7. Matt Pizzuti May 7, 2011 at 12:03 pm

    Hotels are very private and limited uses of space…I suppose there may not be a lot of options for the upstairs portions of the historic building, and there may good reasons that we’re resorting to putting a hotel there, but I would like to explore other options or hear why they aren’t better uses of such a high-profile location.

    How about some convention rooms or meeting rooms upstairs? A little more retail maybe – a large bookstore, or a second restaurant?

    Also… what is this model railroad club and why is something that is (or sounds to me to be) very obscure, in this spot?

    • Kio May 9, 2011 at 2:04 pm

      The model railroad club has been located in the basement of Union Station for quite some time already. I believe the area is open to the public on various nights so you can check out their setup. I’ve never seen it but it sounds pretty impressive, and its been on my Denver bucket list for awhile now…just haven’t ever had the time to pick a date and go. Here is some more info:


      DUSRT must be wanting to show how they would plan to work their hotel design around the club’s basement setup. Does anybody know if the club gets to stay in Union Station, regardless of what design is picked?

  8. Matt Pizzuti May 7, 2011 at 12:19 pm

    Some principles that I would want considered:

    1) Great photo opportunity for Denver of the interior as much as the exterior.

    2) Chance for 24/7 activity (which also means 24/7 jobs): passengers will be coming from the airport at all hours and not just during the day. If it can’t be open 24/7 I want at least 6am to midnight.

    3) Attractions that appeal to people in a mix of incomes; not all fancy or expensive, just maybe ONE really high-class restaurant. Also, attractions that appeal to LoDo and Denver residents and not just tourists.

    4) A PUBLIC SPACE: essentially an indoor plaza, where people could walk around freely as if they were outside, not a “lobby.” This plan seems like there might be too much furniture.

    5) As much of the building activated to high numbers of human traffic as possible; that means favoring meeting rooms over hotel rooms — has anybody thought of maybe partnering with the Colorado Convention Center to have them run a portion of the Union Station structure? I would love to see that kind of cooperation and it gets the convention center people more hooked into transit.

  9. Paul May 7, 2011 at 12:54 pm


    The hotel was envisioned as a great way to activate the station. You say a hotel private and limited, but how so? A hotel has people coming and going at all hours and has a lobby that never shuts down. In the interest of activating the station lobby, a hotel w/ some meeting space would do more than a limited number of meeting rooms. The layout of Union Station prohibits any kind of large-scale meeting space unless it’s on the main level and it seems that no one wants to wall off a portion of the station.

    The model railroad club has been in Union Station for over fifty years and is the oldest model railroad layout in the country. It’s actually a pretty interesting place to visit and has public nights at least once a month, if not once a week. If any entity has kept the people coming to the station, it’s these guys. Here’s a link to their site: http://denveroscaleclub.org/.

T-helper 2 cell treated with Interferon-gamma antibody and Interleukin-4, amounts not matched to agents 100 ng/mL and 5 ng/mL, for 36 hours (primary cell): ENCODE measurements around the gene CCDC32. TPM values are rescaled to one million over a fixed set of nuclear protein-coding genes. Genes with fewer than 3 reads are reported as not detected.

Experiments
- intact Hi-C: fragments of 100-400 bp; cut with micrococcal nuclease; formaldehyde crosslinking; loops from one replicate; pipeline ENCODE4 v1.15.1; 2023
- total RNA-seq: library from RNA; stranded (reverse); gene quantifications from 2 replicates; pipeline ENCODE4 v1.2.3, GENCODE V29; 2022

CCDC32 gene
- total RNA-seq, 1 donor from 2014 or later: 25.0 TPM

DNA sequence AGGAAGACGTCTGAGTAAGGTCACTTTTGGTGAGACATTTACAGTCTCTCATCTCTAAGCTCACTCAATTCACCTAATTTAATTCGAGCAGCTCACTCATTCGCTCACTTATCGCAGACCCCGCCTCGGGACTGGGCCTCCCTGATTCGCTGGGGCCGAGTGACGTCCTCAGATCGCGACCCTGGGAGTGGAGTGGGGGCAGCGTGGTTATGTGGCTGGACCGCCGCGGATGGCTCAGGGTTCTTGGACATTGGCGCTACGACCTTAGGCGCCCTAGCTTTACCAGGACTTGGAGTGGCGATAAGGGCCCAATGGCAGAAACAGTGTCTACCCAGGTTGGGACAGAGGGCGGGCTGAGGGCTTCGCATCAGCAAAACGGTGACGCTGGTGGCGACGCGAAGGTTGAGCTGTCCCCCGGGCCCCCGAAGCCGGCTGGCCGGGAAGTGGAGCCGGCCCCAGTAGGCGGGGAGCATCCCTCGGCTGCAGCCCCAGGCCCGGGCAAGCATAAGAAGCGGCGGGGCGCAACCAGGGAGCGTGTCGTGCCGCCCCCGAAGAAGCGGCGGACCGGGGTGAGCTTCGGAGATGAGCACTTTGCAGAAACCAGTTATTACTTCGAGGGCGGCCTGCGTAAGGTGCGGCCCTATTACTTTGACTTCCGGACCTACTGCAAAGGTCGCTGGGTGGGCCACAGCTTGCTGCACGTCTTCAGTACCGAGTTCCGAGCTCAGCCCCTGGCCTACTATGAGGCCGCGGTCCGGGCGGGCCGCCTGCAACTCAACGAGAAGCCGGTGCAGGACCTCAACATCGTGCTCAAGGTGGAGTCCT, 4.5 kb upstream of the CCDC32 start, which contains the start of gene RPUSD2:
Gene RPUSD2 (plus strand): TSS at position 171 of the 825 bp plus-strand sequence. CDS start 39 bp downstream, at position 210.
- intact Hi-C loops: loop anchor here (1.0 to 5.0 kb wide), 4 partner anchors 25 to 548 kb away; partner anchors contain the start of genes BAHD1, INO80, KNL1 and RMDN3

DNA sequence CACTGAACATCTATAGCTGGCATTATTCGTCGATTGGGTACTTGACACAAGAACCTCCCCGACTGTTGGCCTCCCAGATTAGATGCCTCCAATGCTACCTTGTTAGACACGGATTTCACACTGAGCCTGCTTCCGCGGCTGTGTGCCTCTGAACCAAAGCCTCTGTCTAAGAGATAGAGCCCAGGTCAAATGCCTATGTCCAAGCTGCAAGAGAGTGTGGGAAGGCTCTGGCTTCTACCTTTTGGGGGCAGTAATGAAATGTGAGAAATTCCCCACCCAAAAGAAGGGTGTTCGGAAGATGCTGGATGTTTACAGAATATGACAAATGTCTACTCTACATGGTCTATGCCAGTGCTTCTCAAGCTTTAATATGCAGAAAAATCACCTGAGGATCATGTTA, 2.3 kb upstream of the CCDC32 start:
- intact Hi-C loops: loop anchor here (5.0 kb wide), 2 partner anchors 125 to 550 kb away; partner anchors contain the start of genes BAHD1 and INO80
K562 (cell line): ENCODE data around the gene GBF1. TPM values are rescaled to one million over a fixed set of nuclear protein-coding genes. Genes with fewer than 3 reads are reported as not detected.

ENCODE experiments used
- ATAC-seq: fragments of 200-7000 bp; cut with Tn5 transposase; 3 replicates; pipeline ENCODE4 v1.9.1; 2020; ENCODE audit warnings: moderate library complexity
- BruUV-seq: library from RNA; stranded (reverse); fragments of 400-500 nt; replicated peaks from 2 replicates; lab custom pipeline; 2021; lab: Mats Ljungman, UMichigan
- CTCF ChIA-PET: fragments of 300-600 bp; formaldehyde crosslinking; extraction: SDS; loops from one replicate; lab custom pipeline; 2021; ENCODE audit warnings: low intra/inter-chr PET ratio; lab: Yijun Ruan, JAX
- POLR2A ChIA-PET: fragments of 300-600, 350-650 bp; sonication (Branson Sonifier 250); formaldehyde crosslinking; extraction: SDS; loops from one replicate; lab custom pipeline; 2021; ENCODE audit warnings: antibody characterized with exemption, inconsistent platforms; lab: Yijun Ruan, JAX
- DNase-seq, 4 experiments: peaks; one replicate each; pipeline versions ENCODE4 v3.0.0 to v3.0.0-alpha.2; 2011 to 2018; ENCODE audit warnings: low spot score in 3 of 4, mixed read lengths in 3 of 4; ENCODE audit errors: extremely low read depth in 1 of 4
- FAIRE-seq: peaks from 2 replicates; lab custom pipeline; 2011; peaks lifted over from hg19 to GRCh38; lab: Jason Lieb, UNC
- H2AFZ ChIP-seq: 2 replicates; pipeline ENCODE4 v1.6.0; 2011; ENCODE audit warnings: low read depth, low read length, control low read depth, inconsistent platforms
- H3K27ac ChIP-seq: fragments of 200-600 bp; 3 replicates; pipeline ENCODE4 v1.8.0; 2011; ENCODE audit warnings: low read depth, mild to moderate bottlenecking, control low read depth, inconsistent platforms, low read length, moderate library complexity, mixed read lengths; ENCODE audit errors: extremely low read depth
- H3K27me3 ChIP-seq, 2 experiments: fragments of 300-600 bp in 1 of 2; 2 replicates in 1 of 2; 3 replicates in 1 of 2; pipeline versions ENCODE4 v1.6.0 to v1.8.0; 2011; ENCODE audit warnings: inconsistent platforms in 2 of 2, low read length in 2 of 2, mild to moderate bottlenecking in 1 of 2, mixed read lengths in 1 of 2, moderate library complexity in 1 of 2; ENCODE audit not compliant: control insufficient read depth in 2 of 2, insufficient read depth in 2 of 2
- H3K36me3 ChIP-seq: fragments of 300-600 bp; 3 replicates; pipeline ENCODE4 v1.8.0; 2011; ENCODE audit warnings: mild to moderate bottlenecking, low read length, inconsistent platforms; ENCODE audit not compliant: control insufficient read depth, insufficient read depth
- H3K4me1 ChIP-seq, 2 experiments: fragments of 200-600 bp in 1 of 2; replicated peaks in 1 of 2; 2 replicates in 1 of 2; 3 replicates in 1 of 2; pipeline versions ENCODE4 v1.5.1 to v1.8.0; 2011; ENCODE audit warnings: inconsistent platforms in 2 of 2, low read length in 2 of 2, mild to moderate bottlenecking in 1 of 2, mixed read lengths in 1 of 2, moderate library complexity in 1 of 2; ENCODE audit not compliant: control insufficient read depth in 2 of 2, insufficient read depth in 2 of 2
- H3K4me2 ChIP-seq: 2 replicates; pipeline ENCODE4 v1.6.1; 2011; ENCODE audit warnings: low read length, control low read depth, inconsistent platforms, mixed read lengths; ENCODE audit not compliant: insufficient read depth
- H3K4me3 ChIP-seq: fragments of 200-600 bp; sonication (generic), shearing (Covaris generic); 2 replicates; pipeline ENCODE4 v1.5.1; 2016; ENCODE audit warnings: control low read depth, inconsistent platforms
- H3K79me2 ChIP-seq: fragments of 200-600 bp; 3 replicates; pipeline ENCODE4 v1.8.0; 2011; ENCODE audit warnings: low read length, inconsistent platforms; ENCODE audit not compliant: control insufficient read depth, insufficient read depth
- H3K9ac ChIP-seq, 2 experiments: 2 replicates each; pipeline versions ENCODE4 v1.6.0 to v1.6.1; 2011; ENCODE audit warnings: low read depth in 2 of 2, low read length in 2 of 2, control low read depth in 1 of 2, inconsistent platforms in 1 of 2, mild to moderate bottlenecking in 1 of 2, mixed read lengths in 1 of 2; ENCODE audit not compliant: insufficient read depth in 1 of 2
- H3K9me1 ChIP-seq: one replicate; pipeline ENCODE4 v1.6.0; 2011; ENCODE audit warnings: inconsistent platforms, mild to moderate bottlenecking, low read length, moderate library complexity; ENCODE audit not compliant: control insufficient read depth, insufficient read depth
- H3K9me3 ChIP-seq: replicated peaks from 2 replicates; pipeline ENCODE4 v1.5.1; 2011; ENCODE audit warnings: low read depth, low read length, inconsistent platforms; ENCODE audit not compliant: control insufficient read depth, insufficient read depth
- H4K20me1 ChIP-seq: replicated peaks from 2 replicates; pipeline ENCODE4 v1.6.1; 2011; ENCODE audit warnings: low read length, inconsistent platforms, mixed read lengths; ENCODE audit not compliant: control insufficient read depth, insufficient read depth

However, I agree the the market idea by the Union Station Neighborhood Company is a fantastic idea that should be incorporated in whatever proposal ends up winning the bid. It would certainly be

    • Matt Pizzuti May 9, 2011 at 2:04 pm

      There is nothing wrong with hotels – hotels are great. Hotels naturally pop up around any central attraction. Hotels should not, however, be the central attraction itself!

      If an investor bought half of the Denver Pavilions in order to turn those stores into hotel rooms, you’d probably say they were reducing the total human traffic of the site, right?

      If an investor bought half of the Colorado Convention Center in order to turn it into hotel rooms, you’d probably also say it is diminishing human traffic and the usefulness of the site.

      There, I just thought of two uses…conventions and shopping… that are of higher profile than a hotel would be on this site which is easily in the top-five list for most prominent public buildings in Denver.

      If you have an existing central attraction, developers will build their own hotels outside. Developers CAN and WILL build hotel rooms in the Union Station neighborhood, around it, and in LoDo.

      Hotel rooms are of private and limited use because you can only put 1-3 people into a room at a time, while convention rooms can receive dozens and up to hundreds of visitors per day. Stores and restaurants receive hundreds of visitors per day as well.

      Also…I do not know of very many hotel lobbies of very small hotels that stay highly active at all hours of the night.

      Lets build an attraction that is part of why people would want to come and stay in this neighborhood, and when the demand is there lets let developers build the places for them to stay in. That’s win-win. Putting the hotel in the building itself seems to be a waste.

      • Paul May 9, 2011 at 8:03 pm

        No one is saying that the whole station should be a hotel and I find you attempts to use the Pavillions and Convention Center as comparisons as a false analogy. You’re taking facilities that are massive in comparison to Union Station and trying to say that you could match that type of impact and that’s simply not the case. Union Station has roughly 14K sq ft of space on the main floor for retail purposes. That’s the same amount of space as one of the medium-sized retail slots at the Pavillions or one of the small conference rooms in the convention center.